Crestleaf.com's 12 month FFF challenge - One last try
I decided to try one last time to find the family of the WW1 sailor who's postcards I found in a tin I bought at a garage sale. I wrote to the Sydney Morning Herald, as they have a section called Family Matters that attempts to assist people looking for lost friends and family. A month later It has been published!
|SMH Sat 18/7/2015|
So far, no emails, but you just never know, someone may read the letter and it might just strike up a memory for them. I do hope so. Originally I wrote about it in a post in Feb, 1914 called Can you help solve this mystery. Somewhere in Australia there is a son called Jack, whose mother was always called "my darling girlie" by her husband, and a family that belongs to these precious postcards.
If I cannot find the family, I will donate them to the Mitchell library or the Aust. War Memorial. Recently I found a wonderful diary written by two of my great Uncles in France in WW1 at the Mitchell, and they were brought down from the collections for my sister and I to see. An amazing experience. It had been written by Patrick Stettler, but was about John Stettler and some battles at Pozierriers, France in 1916.
|Mitchell Library, State Library of New South Wales and Courtesy copyright holder|
Written in pen and ink on faded exercise book paper, I notice that Patrick writes his capital "S" and small "r" exactly as my father did. The paper has yellowed now of course. The language is emotional and patriotic, he talks about leaving Australia in the first paragraph:
"We left Australia on 1st/8/16 amid cheers and shouts for we were going to an unknown land to face danger some of us never to return again but we left with smiling faces we had a joyful time on the voyage...."It soon changed once the fighting began however, but much bravery was shown:
"Throughout but all this trying time there were Numbers among us who were out so hard did perform there duties while others had slight wounds an suffered Entense Pains but continued with Smiling Faces and in one Particular being a Sergeant of the Platoon I belong who just Previous to the charge was buried along with others suffered from a laccerated leg and swelled hands but who would not think of leaving for the Dressing station while any danger."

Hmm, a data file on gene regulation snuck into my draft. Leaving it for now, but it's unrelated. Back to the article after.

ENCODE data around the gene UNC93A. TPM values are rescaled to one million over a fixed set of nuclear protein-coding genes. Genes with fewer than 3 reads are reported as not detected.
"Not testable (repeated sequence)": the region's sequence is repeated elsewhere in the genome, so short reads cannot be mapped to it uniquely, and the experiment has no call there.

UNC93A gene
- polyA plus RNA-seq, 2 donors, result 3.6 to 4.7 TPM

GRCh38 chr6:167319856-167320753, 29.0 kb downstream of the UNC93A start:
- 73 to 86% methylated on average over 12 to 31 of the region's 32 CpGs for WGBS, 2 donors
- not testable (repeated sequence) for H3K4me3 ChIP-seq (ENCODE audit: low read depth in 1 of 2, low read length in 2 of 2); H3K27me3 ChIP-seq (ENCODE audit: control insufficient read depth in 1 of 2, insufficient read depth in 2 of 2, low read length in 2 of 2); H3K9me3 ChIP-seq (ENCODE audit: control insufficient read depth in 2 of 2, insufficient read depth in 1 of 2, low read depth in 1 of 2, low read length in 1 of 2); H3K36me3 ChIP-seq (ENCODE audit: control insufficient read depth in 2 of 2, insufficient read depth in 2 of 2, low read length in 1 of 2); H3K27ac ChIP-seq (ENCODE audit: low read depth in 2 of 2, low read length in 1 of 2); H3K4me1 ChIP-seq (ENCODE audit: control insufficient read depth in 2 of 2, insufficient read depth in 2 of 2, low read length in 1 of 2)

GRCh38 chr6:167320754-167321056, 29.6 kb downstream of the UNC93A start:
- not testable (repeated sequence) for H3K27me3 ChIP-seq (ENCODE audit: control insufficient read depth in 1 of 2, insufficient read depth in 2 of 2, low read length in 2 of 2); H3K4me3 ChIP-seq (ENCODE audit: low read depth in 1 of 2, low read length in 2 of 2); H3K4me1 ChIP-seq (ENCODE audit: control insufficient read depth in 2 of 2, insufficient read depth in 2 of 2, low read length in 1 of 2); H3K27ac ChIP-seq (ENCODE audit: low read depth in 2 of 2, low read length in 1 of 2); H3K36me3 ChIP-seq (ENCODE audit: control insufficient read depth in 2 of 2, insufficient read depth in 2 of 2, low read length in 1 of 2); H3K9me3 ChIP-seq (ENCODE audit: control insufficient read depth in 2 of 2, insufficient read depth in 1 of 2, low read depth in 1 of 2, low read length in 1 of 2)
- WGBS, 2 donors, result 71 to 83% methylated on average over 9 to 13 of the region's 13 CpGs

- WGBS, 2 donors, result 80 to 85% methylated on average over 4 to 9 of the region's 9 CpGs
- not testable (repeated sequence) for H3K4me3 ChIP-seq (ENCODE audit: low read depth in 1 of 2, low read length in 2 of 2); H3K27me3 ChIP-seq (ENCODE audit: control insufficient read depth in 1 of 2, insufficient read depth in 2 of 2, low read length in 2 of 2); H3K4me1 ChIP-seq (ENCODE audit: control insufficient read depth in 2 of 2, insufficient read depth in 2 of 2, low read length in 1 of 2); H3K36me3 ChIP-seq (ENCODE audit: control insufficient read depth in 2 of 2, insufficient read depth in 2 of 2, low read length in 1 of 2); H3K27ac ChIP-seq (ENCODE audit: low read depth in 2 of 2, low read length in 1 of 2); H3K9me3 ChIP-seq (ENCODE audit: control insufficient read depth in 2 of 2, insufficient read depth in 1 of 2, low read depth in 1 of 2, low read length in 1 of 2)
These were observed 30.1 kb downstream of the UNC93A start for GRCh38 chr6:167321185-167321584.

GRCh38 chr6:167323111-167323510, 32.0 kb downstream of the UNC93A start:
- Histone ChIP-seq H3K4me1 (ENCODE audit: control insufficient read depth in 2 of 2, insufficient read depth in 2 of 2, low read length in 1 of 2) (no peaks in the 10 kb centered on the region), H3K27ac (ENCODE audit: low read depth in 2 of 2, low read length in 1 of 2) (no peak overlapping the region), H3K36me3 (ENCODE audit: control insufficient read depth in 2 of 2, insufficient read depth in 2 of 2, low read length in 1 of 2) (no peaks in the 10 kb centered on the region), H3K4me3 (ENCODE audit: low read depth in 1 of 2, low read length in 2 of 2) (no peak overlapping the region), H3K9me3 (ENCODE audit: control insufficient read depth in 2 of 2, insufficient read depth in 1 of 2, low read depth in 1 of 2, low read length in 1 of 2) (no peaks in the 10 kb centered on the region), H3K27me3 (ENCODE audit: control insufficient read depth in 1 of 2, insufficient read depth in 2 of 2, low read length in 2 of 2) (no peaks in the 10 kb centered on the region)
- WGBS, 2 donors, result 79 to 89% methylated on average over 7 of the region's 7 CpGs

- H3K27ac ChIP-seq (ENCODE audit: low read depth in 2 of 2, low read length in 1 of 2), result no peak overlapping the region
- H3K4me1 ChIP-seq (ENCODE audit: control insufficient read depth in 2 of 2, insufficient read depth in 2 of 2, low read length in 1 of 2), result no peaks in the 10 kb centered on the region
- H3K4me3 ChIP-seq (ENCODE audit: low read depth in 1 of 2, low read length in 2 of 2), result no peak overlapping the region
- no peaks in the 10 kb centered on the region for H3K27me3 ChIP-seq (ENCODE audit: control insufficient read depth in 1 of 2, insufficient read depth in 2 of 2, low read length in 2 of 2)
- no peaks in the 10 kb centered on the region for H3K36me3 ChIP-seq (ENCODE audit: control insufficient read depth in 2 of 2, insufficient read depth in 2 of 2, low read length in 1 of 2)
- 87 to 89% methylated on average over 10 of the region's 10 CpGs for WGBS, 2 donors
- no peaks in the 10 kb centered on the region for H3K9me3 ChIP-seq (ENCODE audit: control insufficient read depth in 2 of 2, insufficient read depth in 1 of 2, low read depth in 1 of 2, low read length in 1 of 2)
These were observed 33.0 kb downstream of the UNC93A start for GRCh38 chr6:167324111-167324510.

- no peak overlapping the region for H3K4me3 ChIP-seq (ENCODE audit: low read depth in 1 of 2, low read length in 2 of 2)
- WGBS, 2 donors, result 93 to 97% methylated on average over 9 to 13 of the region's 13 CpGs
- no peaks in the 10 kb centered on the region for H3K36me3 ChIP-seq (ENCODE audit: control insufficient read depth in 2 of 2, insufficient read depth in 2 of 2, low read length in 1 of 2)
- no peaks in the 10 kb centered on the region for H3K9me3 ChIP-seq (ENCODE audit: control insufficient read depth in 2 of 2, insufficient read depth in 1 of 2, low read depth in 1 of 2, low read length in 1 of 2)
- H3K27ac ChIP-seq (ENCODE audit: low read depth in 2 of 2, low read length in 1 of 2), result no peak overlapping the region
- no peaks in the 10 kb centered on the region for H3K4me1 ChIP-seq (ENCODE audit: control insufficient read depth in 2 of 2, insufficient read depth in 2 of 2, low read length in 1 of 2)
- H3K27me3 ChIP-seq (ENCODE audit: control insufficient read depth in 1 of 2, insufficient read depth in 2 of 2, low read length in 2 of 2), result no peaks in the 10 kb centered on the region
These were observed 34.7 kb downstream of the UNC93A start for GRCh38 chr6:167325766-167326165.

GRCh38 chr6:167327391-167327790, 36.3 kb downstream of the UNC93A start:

"We left some of our men in the second trench. Some of our Noblest mates to a Endless rest. Some of them men who took Part in the Eventful day in the landing at the Peninsula but are now unfortunate heroes who were loving to see it through and to do their Duty till the final day of victory came but such is war."
John was in the 57th Battalion and signed up in 1916, Patrick the 54th Battalion joined just 7 months later. John got dysentery, tonsillitis, and anemia. He was discharged medically unfit in 1918. Patrick also got dysentery, was shipped to a medical hospital in England, and found to be underage, so he was shipped back to Australia and discharged in May 1918 due to his age. I'm sure their family were just glad they came home.
It appears that John was never the same, he was often in trouble for fighting etc, and in one court case it is noted by a witness that "He is quick to temper because he has shell shock after the war." I suspect he was just one of many that this happened to. Neither Patrick nor John ever seem to have married, and both died in the 1950's, just a few years after their mother Isabella. Isabella looks like a formidable woman. I know her daughter Lillian (my grandmother) was!
|Isabella Agnes Stettler (nee Fisher)|
The library began this wonderful collection in 1918, by launching an appeal for diaries and letters that had been written during the war (not recollections written afterwards), it was the first project to collect personal diaries and letters, and certainly showed a lot of foresight by the librarian at the time. The Mitchell library has over 1200 volumes of writing in the collection, a wonderful resource. You can find it here.